Pagans in Russia_PAVEL VOLKOV_8-min

Photos of Russian Pagans Burning Stuff for the Gods

There's no party like a Russian 'Rodnover' party.
February 27, 2019, 1:47am

Before the arrival of Christianity, Russia was home to a diverse range of religious practices broadly described as Slavic Paganism. These were belief systems that had arisen during the country’s tribal past, and like other animistic traditions throughout the world, they’d attributed spiritual significance to animals, geological features, and of course, the celestial bodies.

When Christianity arrived in Russia, pagan heretics faced the usual combination of ostracism and maltreatment, which drove believers underground. And it wasn’t until the collapse of the Soviet Union that Slavic Paganism again resurfaced.


Today, the belief system is known as Slavic Native Faith or more commonly, Rodnovery. And again this present-day iteration of the faith has developed a negative reputation in Russia, with the movement still at odds with the Russian Orthodox Church, who regularly get them framed as right-wing nationalists or degenerates in the country’s state-run media.

This negative reputation caught the eye of Russian documentary photographer Pavel Volkov. Intrigued by what he’d heard, Pavel went along to a Rodnover gathering to take the following photos. We caught up with Pavel find out what he’d learned about the controversial group.


VICE: Was it difficult to gain access to the world of the Rodnovers?
Pavel Volkov: Yeah, it was difficult. Rodnovers don't trust journalists anymore because they say the Russian media has unfairly damaged their reputation. This has led some people to believe that they’re fascists who sacrifice animals or even humans. So it took some time to gain their trust. I had to convince them that I would document the events as honestly as possible. In the end I travelled around Russia with them, taking photos at some specific places in Russia where they usually celebrate their main holidays. Lots of people go there to join celebrations. I travelled to a couple of them.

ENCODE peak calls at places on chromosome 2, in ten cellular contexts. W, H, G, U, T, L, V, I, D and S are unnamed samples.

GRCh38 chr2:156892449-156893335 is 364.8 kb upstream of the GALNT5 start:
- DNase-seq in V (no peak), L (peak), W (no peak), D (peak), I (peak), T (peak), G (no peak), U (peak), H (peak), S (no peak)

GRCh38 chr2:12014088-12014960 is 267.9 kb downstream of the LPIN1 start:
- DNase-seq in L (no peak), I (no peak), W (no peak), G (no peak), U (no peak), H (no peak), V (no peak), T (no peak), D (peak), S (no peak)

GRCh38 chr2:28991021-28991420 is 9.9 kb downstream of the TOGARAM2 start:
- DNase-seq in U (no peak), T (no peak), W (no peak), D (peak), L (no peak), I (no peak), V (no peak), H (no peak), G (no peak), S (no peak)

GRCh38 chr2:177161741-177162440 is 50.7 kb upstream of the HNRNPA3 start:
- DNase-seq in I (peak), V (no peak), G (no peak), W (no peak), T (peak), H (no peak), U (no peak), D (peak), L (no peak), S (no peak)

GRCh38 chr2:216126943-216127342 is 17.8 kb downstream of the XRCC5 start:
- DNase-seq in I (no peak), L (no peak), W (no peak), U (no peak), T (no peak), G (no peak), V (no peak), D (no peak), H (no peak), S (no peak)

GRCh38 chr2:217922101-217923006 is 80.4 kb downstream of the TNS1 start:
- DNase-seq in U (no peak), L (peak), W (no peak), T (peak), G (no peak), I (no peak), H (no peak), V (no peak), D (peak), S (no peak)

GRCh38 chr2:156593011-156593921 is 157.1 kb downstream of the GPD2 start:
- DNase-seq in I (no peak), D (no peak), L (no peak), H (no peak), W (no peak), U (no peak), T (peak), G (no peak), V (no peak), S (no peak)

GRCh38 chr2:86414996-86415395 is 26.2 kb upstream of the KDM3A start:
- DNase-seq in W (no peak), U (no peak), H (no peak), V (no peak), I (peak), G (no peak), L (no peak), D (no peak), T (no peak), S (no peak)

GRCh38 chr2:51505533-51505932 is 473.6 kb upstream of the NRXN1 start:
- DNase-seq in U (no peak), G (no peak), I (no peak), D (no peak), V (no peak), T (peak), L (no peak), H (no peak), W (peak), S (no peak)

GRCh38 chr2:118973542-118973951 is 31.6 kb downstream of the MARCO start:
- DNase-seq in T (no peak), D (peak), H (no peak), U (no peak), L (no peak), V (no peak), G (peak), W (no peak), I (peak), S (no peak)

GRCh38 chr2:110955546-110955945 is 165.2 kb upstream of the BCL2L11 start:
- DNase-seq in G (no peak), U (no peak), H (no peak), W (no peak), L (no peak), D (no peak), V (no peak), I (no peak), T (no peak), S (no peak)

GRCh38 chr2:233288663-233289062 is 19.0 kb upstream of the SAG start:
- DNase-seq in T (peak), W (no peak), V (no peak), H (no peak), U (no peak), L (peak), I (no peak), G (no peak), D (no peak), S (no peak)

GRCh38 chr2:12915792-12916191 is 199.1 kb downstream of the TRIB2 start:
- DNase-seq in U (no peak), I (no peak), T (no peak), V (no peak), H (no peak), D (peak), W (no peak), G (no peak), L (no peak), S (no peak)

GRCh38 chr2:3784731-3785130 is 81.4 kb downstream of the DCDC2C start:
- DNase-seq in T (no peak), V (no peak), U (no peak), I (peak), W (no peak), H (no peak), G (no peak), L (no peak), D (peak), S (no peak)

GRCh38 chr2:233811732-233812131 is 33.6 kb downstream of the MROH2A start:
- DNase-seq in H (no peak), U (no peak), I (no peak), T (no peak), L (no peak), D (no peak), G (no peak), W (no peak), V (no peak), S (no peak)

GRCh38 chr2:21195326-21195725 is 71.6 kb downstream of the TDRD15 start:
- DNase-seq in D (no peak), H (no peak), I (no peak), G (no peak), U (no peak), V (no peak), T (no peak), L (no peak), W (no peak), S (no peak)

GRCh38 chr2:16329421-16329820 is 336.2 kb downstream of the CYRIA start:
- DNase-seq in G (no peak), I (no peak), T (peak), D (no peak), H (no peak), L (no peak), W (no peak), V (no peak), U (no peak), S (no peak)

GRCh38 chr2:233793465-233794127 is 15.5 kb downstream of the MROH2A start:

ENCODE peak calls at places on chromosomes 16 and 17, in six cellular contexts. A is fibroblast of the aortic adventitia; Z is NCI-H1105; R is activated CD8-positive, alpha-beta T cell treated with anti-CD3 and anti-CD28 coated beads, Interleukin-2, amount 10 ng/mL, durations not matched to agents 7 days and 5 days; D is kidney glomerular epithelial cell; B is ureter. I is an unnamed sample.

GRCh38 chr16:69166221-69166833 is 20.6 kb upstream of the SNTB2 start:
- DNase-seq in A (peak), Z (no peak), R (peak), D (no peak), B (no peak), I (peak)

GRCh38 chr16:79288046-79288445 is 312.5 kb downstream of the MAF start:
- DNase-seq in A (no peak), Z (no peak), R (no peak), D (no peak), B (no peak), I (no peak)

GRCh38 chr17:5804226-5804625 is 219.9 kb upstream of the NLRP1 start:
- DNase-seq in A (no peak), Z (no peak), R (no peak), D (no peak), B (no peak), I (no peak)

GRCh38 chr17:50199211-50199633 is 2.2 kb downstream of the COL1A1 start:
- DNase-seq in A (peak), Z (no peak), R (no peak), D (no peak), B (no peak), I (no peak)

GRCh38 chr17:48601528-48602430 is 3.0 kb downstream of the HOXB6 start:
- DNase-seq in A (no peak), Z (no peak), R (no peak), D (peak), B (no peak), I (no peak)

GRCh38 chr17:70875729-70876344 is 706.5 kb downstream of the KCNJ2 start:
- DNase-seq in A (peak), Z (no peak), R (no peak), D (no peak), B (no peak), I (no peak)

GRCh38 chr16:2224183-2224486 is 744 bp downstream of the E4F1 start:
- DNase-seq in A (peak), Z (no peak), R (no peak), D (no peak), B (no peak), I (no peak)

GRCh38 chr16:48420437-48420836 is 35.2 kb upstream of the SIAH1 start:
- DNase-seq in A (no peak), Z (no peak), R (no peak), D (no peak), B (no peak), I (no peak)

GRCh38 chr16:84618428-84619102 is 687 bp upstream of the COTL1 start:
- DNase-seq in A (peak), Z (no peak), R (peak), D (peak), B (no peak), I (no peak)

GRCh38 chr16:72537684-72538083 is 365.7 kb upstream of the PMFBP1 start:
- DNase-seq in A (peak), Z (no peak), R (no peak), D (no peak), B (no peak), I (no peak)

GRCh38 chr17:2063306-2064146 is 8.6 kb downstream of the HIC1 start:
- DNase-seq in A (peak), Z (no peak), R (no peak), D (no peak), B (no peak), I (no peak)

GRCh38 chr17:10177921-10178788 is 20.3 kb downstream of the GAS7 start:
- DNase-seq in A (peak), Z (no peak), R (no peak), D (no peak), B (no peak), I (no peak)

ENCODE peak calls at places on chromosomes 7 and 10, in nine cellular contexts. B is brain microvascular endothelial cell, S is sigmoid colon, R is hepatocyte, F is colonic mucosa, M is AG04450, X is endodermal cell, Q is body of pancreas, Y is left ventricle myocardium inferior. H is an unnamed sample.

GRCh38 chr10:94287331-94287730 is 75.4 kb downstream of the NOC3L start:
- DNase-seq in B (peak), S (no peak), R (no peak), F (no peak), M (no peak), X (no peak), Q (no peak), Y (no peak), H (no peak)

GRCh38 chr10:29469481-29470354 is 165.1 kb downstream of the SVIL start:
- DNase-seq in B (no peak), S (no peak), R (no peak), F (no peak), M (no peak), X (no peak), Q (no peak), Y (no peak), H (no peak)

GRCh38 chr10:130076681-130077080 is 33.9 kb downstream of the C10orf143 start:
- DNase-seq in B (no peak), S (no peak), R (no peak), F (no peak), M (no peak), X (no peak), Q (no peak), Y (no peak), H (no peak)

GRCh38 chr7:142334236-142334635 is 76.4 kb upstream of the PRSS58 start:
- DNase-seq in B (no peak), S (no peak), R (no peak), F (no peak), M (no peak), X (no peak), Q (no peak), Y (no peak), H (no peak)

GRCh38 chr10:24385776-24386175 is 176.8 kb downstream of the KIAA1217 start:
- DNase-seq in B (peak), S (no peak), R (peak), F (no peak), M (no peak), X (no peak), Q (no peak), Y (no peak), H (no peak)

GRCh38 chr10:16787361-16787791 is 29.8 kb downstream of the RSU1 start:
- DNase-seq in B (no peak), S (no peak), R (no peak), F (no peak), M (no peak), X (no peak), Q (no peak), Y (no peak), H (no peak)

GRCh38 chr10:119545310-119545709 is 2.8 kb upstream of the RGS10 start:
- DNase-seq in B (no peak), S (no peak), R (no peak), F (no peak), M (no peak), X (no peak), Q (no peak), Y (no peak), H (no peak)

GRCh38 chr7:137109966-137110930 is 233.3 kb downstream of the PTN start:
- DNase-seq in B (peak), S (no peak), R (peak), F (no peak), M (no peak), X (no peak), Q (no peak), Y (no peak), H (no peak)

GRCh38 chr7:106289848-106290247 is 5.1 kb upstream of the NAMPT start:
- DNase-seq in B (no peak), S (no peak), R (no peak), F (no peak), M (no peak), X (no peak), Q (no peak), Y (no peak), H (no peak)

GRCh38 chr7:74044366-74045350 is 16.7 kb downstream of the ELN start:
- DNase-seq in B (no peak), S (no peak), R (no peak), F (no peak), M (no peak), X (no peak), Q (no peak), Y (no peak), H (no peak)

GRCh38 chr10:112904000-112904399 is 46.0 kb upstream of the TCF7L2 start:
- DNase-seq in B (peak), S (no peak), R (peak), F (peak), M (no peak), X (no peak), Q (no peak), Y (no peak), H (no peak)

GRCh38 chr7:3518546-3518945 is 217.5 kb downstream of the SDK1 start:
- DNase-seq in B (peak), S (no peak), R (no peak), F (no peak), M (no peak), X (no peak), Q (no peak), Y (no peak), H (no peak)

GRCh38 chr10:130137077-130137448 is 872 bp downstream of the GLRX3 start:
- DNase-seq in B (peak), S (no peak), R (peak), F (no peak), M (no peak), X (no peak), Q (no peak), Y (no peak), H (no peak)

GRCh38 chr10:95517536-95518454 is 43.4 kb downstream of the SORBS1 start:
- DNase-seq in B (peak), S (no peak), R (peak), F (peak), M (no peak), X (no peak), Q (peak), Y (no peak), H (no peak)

Tell me about your first day with the Rodnovers?
The photos here are from the first time I visited the Rodnovers in December, during Kolyada, which is an ancient pre-winter festival and one of their main celebrations. They gave me a special badge so I could move around freely and take photos. The scale of events was really surprising. The event had shops where followers sold traditional clothes, homemade food and other cultural items. They were also people playing traditional music and conducting historical lectures. They even had their own magazine that told people about their faith.


Something like 300 people from all over Russia travelled for the celebrations. The celebration lasted for a whole day, although the main part began when it got dark. They made a huge fire and people gathered around in circles and ran around the fire while they recited rituals. It was spectacular. I really got a sense of a unified community.


What are some key Rodnover beliefs and celebrations?
They’re really big on respecting their ancestors and maintaining a deep connection with nature. That’s why Rodnovers' celebrations are connected to seasons. For Rodnovers, it’s a tradition to keep celebrating solar holidays like equinoxes and solstices, even though most of them live in the city and spend little time outdoors. They feel that nature and the whole world around them is imbued with spirits and gods. It is true that Rodnovers practice sacrifice, but the offerings are not blood sacrifices. It’s usually just bread, meat, or some other produce.

You’ve also photographed women in elaborate dresses. Is there some significance to these photos?
Yes, Rodnovers believe women play a very special role because they give birth to new life. In the Rodnovers’ pantheon of gods, goddesses are very important.


You mentioned people coming from all over the place. Where does your average Rodnover come from?
Rodnovers differ from local pagans who live in Siberia or the Volga regions. Most Rodnovers live in big cities, where they work and study. Really, they’re just like other ordinary Russians. I took some photos of a Rodnover near the skyscrapers of Moscow to show that he’s an everyday Russian who still respects his Rodnover beliefs.

Why are people choosing to adopt the Rodnover faith?
The Rodnovers say they want to protect the beliefs and traditions of their ancestors. They think that the adoption of Christianity broke a normal development of the ancient Russian state because it significantly influenced every aspect of Russian life. Rodnovers believe they are preserving a unique part of the Russian identity.


Rodnovers have been linked to far-right organisations in Russia. Did you come across anyone involved in far-right politics while working on the story?
No I didn’t. The community I photographed weren’t involved in politics. They believe it’s more important to respect their own traditions and beliefs. So they have adopted a very apolitical position.

How did this assignment compare to some of your previous work on religion?
A couple of years ago I did story on young Russian Orthodox Christians. So, it was really interesting to compare the two groups. Both groups were shrouded in mystery and misunderstood by Russian society and I wanted to know everything about how they lived, what they felt, and how they acted. I wanted to dig deeper and meet them for myself.


Interview by Stephen Smit: follow him on Twitter. And photographer Pavel Volkov is on Instagram